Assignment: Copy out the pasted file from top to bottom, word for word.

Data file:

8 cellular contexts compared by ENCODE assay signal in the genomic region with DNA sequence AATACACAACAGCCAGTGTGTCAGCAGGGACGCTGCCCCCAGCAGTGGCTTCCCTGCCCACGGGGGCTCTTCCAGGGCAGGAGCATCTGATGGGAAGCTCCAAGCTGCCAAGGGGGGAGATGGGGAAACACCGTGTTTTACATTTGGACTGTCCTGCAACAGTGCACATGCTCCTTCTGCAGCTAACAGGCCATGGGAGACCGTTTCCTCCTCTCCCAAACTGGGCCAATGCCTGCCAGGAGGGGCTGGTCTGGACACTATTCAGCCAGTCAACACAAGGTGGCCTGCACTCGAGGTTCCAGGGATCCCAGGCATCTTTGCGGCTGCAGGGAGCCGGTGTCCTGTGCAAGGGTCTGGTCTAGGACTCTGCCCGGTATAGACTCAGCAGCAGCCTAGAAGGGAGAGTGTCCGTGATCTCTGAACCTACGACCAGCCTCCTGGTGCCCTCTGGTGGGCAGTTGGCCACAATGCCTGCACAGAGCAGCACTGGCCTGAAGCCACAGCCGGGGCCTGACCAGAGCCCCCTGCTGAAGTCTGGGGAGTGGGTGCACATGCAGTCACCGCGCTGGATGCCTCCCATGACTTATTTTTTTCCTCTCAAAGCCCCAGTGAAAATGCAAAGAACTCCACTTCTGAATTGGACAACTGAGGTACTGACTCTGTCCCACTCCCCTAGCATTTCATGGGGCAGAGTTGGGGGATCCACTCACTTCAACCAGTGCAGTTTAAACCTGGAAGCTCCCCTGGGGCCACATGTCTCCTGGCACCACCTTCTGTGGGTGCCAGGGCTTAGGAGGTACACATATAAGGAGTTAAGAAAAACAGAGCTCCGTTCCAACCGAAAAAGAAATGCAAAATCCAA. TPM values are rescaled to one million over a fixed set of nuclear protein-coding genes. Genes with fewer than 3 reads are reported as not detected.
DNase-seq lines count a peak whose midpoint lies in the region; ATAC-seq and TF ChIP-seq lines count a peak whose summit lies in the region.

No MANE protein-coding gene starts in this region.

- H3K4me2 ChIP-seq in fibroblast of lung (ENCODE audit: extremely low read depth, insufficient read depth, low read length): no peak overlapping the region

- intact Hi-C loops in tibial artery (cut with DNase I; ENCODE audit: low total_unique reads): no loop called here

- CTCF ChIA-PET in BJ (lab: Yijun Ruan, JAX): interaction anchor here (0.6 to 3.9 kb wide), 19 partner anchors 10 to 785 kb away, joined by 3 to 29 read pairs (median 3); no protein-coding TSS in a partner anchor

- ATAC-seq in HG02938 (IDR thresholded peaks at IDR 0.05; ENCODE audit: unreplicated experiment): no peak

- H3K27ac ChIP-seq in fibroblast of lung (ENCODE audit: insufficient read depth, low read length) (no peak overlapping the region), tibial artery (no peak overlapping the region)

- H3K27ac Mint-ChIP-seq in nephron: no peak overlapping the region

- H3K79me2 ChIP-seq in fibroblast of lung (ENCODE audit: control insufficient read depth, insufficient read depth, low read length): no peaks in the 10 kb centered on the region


8 cellular contexts compared by ENCODE assay signal in the genomic region with DNA sequence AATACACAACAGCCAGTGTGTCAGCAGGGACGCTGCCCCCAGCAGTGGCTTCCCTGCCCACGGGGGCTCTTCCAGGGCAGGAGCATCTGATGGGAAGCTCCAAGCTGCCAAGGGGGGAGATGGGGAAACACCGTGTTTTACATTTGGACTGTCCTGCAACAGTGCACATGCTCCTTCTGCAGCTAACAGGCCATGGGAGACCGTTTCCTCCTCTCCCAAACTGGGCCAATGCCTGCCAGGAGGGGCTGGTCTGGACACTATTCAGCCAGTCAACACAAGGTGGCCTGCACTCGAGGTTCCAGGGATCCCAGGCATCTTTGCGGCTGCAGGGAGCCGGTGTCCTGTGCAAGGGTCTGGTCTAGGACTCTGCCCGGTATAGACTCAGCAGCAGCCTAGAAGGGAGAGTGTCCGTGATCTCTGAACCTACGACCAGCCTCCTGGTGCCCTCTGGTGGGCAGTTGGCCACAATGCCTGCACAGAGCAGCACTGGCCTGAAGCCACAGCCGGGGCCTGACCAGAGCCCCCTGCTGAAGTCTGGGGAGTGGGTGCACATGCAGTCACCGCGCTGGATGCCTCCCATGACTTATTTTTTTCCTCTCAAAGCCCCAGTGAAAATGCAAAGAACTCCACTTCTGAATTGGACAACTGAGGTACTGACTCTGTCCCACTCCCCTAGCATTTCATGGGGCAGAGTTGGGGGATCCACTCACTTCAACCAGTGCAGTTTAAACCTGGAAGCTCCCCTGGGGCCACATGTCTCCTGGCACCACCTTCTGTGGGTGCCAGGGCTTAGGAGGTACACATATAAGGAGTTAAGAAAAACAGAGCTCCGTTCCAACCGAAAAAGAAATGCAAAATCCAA. TPM values are rescaled to one million over a fixed set of nuclear protein-coding genes. Genes with fewer than 3 reads are reported as not detected.
DNase-seq lines count a peak whose midpoint lies in the region; ATAC-seq and TF ChIP-seq lines count a peak whose summit lies in the region.

No MANE protein-coding gene starts in this region.

- H3K4me2 ChIP-seq in fibroblast of lung (ENCODE audit: extremely low read depth, insufficient read depth, low read length): no peak overlapping the region

- intact Hi-C loops in tibial artery (cut with DNase I; ENCODE audit: low total_unique reads): no loop called here

- CTCF ChIA-PET in BJ (lab: Yijun Ruan, JAX): interaction anchor here (0.6 to 3.9 kb wide), 19 partner anchors 10 to 785 kb away, joined by 3 to 29 read pairs (median 3); no protein-coding TSS in a partner anchor

- ATAC-seq in HG02938 (IDR thresholded peaks at IDR 0.05; ENCODE audit: unreplicated experiment): no peak

- H3K27ac ChIP-seq in fibroblast of lung (ENCODE audit: insufficient read depth, low read length) (no peak overlapping the region), tibial artery (no peak overlapping the region)

- H3K27ac Mint-ChIP-seq in nephron: no peak overlapping the region

- H3K79me2 ChIP-seq in fibroblast of lung (ENCODE audit: control insufficient read depth, insufficient read depth, low read length): no peaks in the 10 kb centered on the region